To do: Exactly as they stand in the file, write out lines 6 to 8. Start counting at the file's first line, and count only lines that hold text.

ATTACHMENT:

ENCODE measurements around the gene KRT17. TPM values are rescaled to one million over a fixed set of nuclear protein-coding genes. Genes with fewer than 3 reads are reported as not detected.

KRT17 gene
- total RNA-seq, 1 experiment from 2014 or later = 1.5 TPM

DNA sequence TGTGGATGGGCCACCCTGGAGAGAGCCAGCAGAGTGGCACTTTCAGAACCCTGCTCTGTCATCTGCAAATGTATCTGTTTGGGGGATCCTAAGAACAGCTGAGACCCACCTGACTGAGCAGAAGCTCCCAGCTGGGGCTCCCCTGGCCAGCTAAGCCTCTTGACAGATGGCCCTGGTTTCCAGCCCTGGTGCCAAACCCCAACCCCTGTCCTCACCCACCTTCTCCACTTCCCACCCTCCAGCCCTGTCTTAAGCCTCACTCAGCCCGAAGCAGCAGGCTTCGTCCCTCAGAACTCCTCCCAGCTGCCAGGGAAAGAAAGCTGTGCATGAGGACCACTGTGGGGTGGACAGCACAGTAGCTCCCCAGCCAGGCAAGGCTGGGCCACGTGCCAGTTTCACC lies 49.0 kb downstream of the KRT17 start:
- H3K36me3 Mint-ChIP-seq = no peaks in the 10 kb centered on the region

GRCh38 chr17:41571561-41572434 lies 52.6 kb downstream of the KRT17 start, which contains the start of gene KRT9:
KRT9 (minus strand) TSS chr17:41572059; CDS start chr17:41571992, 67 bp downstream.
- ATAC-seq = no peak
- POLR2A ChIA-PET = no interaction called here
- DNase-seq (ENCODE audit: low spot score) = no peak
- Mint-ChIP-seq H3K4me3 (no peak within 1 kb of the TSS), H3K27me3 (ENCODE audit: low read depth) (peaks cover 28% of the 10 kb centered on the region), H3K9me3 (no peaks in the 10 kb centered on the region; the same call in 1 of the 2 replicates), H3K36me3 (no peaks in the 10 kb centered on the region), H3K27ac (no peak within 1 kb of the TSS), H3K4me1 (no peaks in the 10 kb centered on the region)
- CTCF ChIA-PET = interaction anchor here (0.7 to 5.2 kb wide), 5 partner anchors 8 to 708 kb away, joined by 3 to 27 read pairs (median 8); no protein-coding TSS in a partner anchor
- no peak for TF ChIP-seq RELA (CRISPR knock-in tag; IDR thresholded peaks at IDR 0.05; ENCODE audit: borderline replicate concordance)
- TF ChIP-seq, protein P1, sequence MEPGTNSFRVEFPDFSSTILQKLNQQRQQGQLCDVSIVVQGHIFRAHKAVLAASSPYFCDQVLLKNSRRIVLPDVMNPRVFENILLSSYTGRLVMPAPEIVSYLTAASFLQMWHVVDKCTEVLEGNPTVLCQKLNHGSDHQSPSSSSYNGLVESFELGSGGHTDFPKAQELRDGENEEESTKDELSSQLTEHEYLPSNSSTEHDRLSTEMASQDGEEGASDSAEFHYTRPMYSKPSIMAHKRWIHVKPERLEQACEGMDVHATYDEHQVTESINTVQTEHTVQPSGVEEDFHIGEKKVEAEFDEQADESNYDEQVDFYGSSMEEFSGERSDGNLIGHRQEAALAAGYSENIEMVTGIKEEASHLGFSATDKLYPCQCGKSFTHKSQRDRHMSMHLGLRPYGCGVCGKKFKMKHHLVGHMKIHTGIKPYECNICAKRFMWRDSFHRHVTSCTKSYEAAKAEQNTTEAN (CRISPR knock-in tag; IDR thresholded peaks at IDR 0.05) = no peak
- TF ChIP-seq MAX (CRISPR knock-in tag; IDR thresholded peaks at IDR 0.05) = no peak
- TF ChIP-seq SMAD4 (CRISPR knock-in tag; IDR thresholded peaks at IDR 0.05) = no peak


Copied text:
GRCh38 chr17:41571561-41572434 lies 52.6 kb downstream of the KRT17 start, which contains the start of gene KRT9:
KRT9 (minus strand) TSS chr17:41572059; CDS start chr17:41571992, 67 bp downstream.
- ATAC-seq = no peak